Bryce Brewer had enforced an ultimatum on countless girls, insisting they only wear one-piece swimsuits during church camps. Now, when he went shopping with his fiancé and her 10-year-old daughter, he realized it's so hard to find a "a cute-but-appropriate one-piece bathing suit."
Bryce Brewer has been working on and off as a youth pastor for over two decades, and he's been a part of several church-sponsored events. During these events, Pastor Brewer recalled how he gave countless young girls a "ridiculous ultimatum" insisting they only wear one-piece swimsuits, according to TODAY. The realization that the ultimatum was a bit extreme set in when he went on a shopping trip with his fiancé and her 10-year-old daughter to find a one-piece suit for a church summer camp.
Soon, the dad from Spokane Valley, Washington, realized it was very hard to find a one-piece. "I wandered with them through several department stores and through Target trying to find a cute-but-appropriate one-piece bathing suit and they're very very difficult to find," Brewer said. "I watched a frustration build with both of them, almost a dejection."
That's when it hit him that so many girls that he forced into one-piece suits for the events would have also gone through this, along with their parents, because the ultimatum left them with no choice but to get their hands on one, somehow or the other.
"I wondered, how many young ladies did I subject to this event over 20 years of ministry?" Brewer continued. "Times when, because of me, they were desperately searching for a one-piece bathing suit and couldn’t find one?"
When he got back home from his shopping trip, he realized he must apologize to the young girls, for telling them what they can and cannot wear.
"So I need to issue an apology," he wrote, on his now-viral Facebook post. "First of all, I'm sorry."
"I am sorry that I didn't teach boys to control themselves," Brewer wrote in the post. "I am sorry I laid the weight of purity on a girl's swimsuit while she was swimming and not on the boys' responsibility to not be gross."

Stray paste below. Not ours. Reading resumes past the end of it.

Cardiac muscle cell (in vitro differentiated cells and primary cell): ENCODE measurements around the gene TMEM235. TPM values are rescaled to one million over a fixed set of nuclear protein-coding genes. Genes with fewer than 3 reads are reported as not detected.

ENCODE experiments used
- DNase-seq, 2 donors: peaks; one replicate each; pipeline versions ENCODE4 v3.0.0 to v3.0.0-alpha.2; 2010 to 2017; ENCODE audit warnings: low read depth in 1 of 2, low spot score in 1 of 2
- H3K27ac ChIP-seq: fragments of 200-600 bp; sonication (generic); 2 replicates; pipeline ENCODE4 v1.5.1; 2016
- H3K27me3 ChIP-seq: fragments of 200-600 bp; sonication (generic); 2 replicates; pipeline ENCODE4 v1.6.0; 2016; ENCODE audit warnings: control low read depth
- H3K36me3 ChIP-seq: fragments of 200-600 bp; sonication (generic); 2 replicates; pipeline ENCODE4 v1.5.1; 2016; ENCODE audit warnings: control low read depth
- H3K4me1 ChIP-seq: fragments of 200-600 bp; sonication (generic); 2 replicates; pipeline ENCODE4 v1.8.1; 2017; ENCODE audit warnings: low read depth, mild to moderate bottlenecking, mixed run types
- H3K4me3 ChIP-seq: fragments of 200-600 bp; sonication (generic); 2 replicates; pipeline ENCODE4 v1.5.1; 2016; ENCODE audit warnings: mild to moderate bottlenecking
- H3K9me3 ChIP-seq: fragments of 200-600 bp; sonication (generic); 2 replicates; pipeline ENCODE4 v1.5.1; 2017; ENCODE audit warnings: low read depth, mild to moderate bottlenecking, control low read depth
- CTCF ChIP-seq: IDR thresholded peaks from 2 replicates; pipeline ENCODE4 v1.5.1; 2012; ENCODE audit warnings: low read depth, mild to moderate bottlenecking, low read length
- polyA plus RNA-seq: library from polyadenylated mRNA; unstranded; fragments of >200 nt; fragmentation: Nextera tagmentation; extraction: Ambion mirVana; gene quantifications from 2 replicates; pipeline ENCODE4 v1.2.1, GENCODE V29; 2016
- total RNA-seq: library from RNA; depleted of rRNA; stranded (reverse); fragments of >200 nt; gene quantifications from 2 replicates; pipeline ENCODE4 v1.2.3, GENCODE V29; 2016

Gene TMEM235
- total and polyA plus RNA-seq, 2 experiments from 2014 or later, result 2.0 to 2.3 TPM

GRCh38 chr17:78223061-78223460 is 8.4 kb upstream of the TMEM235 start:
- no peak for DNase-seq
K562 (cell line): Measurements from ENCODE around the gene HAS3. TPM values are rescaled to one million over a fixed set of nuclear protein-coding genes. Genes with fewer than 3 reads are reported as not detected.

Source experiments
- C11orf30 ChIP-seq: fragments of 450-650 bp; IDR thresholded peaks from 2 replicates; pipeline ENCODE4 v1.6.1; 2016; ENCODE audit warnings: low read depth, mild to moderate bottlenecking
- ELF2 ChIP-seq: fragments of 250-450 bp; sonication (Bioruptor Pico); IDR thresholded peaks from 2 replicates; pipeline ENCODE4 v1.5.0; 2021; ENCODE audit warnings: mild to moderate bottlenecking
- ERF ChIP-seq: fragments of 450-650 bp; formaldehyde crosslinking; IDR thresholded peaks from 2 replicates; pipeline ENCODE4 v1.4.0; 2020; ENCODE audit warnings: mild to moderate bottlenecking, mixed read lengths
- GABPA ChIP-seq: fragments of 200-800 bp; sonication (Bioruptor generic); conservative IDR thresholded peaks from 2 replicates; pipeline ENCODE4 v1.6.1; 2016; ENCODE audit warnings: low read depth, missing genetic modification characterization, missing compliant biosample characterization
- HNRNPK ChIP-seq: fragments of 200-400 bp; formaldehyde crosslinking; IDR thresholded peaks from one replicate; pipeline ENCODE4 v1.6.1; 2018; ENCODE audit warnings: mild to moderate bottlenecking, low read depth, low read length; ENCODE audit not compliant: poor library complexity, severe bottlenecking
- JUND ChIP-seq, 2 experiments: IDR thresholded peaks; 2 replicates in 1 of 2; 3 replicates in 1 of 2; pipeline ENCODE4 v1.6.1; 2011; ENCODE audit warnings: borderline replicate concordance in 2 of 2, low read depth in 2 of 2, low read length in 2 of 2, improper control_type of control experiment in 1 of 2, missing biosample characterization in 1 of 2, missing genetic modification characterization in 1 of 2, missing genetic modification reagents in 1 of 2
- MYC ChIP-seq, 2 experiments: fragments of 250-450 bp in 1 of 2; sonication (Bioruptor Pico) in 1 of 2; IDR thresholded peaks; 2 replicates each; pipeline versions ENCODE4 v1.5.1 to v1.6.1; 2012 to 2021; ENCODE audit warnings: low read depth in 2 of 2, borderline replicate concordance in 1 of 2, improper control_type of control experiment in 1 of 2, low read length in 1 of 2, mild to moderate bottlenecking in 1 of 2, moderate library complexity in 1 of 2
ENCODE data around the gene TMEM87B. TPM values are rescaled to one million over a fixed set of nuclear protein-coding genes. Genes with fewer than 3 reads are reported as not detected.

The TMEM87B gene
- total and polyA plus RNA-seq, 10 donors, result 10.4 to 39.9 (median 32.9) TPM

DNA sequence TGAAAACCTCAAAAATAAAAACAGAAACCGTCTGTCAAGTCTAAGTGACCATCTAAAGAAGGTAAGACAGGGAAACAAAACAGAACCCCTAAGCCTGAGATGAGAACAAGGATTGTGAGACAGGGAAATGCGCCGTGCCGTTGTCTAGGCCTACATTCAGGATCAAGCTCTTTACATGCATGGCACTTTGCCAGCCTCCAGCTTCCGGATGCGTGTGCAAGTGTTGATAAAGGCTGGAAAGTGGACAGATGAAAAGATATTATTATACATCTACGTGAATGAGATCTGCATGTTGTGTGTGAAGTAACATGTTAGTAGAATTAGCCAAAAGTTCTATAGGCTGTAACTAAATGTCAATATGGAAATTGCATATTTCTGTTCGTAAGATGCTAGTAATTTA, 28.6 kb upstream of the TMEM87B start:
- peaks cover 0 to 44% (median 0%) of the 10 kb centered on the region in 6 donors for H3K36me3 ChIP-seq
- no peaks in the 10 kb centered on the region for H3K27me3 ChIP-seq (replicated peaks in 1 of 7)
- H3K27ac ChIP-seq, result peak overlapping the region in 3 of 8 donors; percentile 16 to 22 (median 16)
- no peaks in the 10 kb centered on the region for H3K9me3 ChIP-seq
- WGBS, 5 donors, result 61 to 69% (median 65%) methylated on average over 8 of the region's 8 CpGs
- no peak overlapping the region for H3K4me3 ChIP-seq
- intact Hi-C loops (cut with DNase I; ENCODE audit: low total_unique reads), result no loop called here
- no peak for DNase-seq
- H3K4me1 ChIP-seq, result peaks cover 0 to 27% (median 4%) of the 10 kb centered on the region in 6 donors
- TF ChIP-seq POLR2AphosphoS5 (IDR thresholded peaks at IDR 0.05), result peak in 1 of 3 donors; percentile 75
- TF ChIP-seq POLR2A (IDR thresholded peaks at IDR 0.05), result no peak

"But why are stomachs overtly sexual? Why is a little cleavage sinful?" he questioned. "Why are women meant to feel they are responsible for men’s actual sin of lust?" It really is something to think about, isn't it?
The pastor, who has a 13-year-old daughter of his own, ended his post with a plea: "Female students: Wear a swimsuit that lets you have fun. Male students: Stop being disgusting and control yourself. Youth pastors (male especially): Stop being chauvinist and making female students feel bad for having breasts."
Now, when he looks back on some of the conversations he's had with fellow female youth leaders, he finds his comments cringe-worthy. "Women are all shaped differently and for a male to come in and say what a female should wear? That's the most ridiculous thing in my head now," said Brewer. "Those conversations and meetings? It breaks my heart that I said some of the things I did. I was totally missing the point."
Brewer hopes his post will inspire others to take a leaf out of his book and not make the same mistake he did.
"The number one thing I hope comes from this is that we as leaders, especially in the church, would walk in humility and stop pretending we are the ones that have the answers," he said. "I truly am sorry, and my intention was to say that and to say that while my heart may have been in the right place, I missed the boat in this area."
Cover Image Source (Representative): Getty Images | Photo by Marc Romanelli